Alfréd Wetzler was born in Trnava in 1918. According to the the Polish historian Henryk Świebocki (born in 1940), Wetzler was arrested in 1941 after he had attempted to sabotage the operations of a brick factory. Repeatedly interrogated during four months in a Bratislava prison, he was released until he was sent to Sered, Slovakia, on April 12, 1942. The following day he was transported to Auschwitz I as prisoner #29162. He was transferred the next day to Sector BIb of the men’s camp at Auschwitz II (Birkenau).
Świebocki, a senior historian at the Auschwitz-Birkenau State Museum (Państwowe Muzeum Auschwitz-Birkenau), has noted that Wetzler spent a short time at Auschwitz I in the summer of 1942 and in that same year he made an aborted escape attempt. Having noticed there was a sewer pipe that went from the men’s camp in Section BIb to outside the fenced compound, Wetzler undertook reconnaissance by entering the sewer system through a manhole near Barrack 7. The transit through the pipe was surprisingly easy. He was certain he had gone beyond the perimeter of the camp only to discover there was an iron grate at the end of his journey, barring the way. He was only able to crawl backwards to captivity with great difficulty.
Having benefitted from the advice of senior prisoner #7699, Pawel Gulba, Wetzler survived from the summer of 1943 as a registrar of deaths within the camp, tallying daily death tolls beyond the crematoria, working among cadavers on a daily basis, avoiding hard labour from his small office at BIId. Likely, he must have worked for a time as a collector of carcasses before being promoted from being a corpse-carrier to being a corps-counter. Although there were problems with hygiene, it was still one of the best jobs in the camp. Collectors of corpses were able to visit most sectors of the camp and therefore they could provide Wetzler with up-to-date reports on current events.
Whereas Vrba was complicit with the camp underground, Wetzler steered clear.
(Wetzler’s advisor Pawel Gulba, born in Bobryk, Poland, apparently survived that war and was registered at the Ebensee Displaced Persons camp in Austria on April 20, 1945.)
Under his assumed name, Jozef Lánik, Wetzler first published a booklet in 1946 entitled Oswiecim, hrobka štyroch miliónov ľudí. Krátka história a život v oswiecimskom pekle (translation: Auschwitz, the grave of four million people. A short history and life in the hell of Auschwitz in the years 1942–1945). The publisher was listed as Košice: Povereníctvo SNR pre informácie, 1945. Although this volume is a composite of the knowledge gained by all four escapees who met in Bratislava, the other three informants are not credited.
Wetzler’s original, fictional work about Auschwitz was first published in Slovak as Co Dante nevidel, (What Dante did not see) in 1964. It was only republished as a non-fiction book in English through the efforts of a Hungarian scientist Péter Várnai, living in Cambridge, England, whose father’s family came from what is now Slovakia. It has since been misrepresented and misinterpreted as being entirely truthful, leading to a bizarre Slovakian film that fails to incorporate Vrba as a central character.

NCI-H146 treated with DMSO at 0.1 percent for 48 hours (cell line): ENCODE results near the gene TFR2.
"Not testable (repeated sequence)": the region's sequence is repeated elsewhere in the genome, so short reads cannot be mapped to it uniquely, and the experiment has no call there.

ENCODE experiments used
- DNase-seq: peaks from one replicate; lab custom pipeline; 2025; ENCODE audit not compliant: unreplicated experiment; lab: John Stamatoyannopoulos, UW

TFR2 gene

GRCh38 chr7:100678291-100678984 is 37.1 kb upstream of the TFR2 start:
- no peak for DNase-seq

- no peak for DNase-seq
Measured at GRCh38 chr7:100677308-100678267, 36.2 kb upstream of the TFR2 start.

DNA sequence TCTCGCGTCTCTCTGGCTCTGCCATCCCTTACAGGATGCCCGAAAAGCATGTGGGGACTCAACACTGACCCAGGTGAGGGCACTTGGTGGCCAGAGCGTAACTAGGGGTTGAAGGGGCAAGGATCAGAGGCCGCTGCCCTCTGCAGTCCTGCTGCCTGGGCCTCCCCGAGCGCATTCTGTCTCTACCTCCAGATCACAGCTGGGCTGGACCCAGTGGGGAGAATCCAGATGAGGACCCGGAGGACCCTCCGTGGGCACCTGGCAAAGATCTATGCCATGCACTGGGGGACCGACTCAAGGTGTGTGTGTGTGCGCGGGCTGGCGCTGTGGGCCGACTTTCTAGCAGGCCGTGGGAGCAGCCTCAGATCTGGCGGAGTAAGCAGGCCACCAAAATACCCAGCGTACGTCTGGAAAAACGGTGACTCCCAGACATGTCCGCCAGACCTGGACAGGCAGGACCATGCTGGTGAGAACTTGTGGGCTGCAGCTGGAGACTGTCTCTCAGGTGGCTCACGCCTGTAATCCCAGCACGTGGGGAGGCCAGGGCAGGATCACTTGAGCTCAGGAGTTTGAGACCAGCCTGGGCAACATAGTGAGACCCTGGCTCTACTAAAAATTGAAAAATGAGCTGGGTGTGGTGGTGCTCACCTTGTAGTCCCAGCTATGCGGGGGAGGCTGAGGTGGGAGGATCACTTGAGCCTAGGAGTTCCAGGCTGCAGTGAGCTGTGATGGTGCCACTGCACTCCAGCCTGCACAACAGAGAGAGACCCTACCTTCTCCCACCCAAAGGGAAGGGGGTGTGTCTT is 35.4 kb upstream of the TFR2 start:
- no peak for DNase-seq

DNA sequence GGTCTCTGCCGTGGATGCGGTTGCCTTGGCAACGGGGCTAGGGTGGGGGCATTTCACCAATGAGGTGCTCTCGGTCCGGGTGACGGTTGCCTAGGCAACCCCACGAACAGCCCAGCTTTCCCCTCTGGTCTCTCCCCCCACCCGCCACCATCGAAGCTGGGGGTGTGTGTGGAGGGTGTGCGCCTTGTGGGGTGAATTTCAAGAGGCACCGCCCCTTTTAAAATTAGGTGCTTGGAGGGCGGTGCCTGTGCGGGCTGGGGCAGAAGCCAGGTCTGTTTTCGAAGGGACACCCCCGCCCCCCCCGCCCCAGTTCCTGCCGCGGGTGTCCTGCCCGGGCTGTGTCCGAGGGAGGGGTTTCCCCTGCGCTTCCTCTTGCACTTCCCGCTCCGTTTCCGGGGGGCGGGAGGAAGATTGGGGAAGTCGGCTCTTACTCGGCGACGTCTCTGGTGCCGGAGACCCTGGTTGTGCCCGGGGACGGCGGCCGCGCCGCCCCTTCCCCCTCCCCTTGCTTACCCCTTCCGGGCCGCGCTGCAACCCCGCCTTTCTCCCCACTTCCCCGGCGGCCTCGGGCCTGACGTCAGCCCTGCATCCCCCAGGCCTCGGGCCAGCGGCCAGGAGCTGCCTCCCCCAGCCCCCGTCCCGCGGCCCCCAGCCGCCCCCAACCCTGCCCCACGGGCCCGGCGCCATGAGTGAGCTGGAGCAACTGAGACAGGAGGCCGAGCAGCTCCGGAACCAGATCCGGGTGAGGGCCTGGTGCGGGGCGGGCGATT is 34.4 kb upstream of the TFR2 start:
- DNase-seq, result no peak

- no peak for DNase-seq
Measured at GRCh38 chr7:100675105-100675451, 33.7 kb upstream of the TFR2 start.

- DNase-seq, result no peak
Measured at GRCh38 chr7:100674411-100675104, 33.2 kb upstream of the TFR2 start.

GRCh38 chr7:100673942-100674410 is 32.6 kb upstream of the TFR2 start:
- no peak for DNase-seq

While researching his family roots, Várnai discovered his family name had been changed from Wetzler. He consequently went to Bratislava where he met and befriended Wetzler’s widow, Eta Wetzlerová, and they jointly agreed he was likely a relative of her deceased husband. Várnai set about securing a publisher for an English edition and acquiring the services of a translator, Ewald Osers. Due to Várnai’s initiative, Wetzler’s novel was renamed and re-marketed in English as Escape from Hell: The True Story of the Auschwitz Protocol (Berghahn Books 2007). A paperback version was issued in 2020. In the original Slovak version, the character who clearly represented the older and therefore wiser escapee, Wetzler, is named Karol; the character that clearly represented the younger and less reliable character, Vrba, goes by the name of Valér. In the English version, these names are Karol and Val. This novel had been republished in Slovak shortly after Wetzler’s death in 1988. A fourth edition of Wetzler’s Čo Dante nevidel would appear in Slovak, from Bratislava; MilaniuM, crediting Wetzler as its author instead of Jozef Lánik, in 2009. This new edition contained the first, complete Slovak version of the Auschwitz Report (Auschwitz Protocols). Hence, it took 65 years before Slovakians could read the most influential and important document of World War II that was heroically prepared by two native sons.
Coincidentally, Vrba’s more renowned memoir, first entitled I Cannot Forgive (London: Sidgwick and Jackson, 1963), was re-issued in 1989 under a new title, 44070: The Conspiracy of the Twentieth Century (Star and Cross Publishing). It appeared in a Czech translation as Utekl jsem z Osvětimi (I Escaped from Auschwitz) in 1997. That title was then used in English for a Barricade Books edition in the United States in 2002; and again in Great Britain for a Robson Books edition in 2006. The most recent edition in English to retain that title is co-edited by Nikola Zimring and Robin Vrba for Racehorse Publishing in 2020, adding a subtitle The Shocking True Story of the World War II Hero Who Escaped the Nazis and Helped Save Over 200,000 Jews. Zimring and Robin Vrba both participated in the annual Vrba-Wetzler trek in the second year of its existence.
The estrangement that ensued between Vrba and Wetzler over the years is largely attributable to the fact that Vrba knew his friend had married a notoriously cruel Block Leader inside the Auschwitz women’s camp, Etela Kelemanova. Vrba never publicly ‘outed’ his friend’s wife and Wetzler was indebted for Vrba for his silence. This little-known fact is essential for understanding why the two escapees could not remain lifelong friends.